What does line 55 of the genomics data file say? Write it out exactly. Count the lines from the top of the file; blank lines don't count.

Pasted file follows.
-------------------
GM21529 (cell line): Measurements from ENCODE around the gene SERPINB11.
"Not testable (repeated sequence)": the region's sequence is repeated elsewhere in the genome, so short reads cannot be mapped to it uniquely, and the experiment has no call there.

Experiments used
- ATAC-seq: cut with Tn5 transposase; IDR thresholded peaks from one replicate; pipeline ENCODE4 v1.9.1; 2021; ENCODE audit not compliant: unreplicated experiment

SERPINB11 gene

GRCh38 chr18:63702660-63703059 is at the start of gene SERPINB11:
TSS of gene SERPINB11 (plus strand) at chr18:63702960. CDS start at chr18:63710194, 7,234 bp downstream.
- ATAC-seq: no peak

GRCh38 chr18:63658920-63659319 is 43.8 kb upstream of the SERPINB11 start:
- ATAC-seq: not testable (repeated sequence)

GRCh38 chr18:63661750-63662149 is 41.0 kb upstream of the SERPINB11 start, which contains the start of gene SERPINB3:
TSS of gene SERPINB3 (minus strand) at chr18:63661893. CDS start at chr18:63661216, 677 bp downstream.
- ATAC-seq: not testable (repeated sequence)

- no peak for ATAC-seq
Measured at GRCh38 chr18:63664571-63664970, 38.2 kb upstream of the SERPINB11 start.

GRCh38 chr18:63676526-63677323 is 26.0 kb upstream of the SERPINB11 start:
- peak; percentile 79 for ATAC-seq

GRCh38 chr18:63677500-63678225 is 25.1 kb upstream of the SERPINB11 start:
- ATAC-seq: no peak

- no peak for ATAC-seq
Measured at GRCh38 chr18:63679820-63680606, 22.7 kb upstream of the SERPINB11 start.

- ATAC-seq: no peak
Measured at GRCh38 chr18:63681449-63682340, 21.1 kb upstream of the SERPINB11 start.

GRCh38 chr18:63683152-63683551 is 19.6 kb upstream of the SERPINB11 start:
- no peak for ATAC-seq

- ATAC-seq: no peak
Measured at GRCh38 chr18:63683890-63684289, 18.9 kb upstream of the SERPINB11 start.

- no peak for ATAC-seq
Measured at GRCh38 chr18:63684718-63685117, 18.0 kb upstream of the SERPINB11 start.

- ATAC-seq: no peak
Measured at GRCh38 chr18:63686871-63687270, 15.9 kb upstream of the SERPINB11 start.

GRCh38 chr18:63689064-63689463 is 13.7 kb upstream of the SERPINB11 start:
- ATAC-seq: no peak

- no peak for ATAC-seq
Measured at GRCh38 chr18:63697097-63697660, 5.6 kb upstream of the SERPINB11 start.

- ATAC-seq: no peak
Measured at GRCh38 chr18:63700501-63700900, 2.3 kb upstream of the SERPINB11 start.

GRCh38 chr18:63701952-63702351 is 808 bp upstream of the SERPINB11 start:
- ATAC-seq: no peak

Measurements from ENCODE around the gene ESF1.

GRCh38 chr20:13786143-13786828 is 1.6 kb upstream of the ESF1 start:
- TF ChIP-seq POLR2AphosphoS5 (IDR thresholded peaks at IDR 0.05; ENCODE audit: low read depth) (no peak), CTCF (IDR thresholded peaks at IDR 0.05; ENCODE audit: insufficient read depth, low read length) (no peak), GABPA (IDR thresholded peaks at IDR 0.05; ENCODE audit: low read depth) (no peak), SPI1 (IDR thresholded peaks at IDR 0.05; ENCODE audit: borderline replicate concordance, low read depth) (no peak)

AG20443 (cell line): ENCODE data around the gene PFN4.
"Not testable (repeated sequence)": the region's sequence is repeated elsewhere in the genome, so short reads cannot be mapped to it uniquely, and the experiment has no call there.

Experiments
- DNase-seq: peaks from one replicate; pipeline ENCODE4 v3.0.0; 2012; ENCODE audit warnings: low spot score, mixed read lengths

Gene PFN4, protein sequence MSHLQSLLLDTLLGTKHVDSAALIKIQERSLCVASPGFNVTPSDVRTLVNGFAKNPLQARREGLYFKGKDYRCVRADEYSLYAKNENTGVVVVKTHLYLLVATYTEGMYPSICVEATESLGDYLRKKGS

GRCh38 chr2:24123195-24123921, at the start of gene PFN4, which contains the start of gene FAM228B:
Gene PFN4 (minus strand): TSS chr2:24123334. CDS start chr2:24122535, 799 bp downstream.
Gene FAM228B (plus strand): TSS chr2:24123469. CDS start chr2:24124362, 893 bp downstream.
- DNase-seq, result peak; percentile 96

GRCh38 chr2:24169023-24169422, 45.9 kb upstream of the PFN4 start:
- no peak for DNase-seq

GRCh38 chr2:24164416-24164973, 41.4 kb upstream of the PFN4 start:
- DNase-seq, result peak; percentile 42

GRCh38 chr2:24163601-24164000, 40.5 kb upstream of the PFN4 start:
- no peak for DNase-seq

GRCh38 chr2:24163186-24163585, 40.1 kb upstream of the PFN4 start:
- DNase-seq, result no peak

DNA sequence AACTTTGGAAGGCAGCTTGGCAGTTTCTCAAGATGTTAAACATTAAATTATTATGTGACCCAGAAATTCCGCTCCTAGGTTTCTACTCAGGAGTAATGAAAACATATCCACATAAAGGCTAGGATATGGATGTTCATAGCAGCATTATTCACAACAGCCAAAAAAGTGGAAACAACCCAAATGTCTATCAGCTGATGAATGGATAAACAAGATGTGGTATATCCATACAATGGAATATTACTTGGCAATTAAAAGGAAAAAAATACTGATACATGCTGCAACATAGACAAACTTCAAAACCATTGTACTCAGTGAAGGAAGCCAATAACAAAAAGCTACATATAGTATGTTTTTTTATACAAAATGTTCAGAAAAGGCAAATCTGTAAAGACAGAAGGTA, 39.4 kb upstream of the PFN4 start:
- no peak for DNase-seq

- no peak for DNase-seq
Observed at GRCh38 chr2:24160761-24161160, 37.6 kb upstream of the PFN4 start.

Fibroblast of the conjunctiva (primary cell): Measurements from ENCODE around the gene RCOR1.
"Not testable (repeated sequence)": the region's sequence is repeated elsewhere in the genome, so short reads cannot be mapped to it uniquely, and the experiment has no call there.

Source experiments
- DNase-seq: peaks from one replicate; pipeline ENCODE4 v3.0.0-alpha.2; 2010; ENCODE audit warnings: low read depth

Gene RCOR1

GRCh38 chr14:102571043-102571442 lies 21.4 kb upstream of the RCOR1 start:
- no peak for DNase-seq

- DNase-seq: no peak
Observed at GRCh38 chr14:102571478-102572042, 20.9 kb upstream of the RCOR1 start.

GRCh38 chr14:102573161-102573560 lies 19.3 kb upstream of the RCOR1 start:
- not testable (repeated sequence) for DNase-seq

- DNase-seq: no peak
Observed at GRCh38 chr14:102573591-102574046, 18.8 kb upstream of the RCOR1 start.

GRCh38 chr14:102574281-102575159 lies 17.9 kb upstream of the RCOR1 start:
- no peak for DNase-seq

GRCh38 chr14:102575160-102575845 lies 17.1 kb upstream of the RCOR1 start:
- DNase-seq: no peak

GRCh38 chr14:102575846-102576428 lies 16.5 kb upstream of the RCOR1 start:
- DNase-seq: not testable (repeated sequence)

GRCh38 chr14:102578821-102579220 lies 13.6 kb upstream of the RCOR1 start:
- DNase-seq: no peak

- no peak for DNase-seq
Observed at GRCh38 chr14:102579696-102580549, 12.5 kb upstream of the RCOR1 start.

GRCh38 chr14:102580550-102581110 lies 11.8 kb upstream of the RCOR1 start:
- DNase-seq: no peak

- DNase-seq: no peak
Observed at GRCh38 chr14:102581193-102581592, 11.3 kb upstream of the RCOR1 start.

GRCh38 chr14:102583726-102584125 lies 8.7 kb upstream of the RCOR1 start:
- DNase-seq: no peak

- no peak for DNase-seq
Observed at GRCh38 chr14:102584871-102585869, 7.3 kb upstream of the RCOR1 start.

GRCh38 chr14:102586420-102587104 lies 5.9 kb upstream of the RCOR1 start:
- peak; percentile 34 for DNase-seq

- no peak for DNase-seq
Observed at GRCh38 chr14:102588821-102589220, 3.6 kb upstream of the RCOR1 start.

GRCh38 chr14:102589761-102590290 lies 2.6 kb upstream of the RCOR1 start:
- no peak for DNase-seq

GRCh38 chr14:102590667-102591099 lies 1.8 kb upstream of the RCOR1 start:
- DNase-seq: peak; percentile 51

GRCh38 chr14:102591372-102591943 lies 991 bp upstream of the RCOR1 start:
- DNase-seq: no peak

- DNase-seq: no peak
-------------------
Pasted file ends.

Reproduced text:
- DNase-seq, result peak; percentile 42